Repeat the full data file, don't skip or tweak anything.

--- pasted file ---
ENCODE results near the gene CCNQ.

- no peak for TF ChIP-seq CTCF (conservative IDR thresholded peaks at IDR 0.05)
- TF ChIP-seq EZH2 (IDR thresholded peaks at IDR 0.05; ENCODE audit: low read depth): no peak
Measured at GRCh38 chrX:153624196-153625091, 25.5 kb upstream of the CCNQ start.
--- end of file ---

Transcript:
ENCODE results near the gene CCNQ.

- no peak for TF ChIP-seq CTCF (conservative IDR thresholded peaks at IDR 0.05)
- TF ChIP-seq EZH2 (IDR thresholded peaks at IDR 0.05; ENCODE audit: low read depth): no peak
Measured at GRCh38 chrX:153624196-153625091, 25.5 kb upstream of the CCNQ start.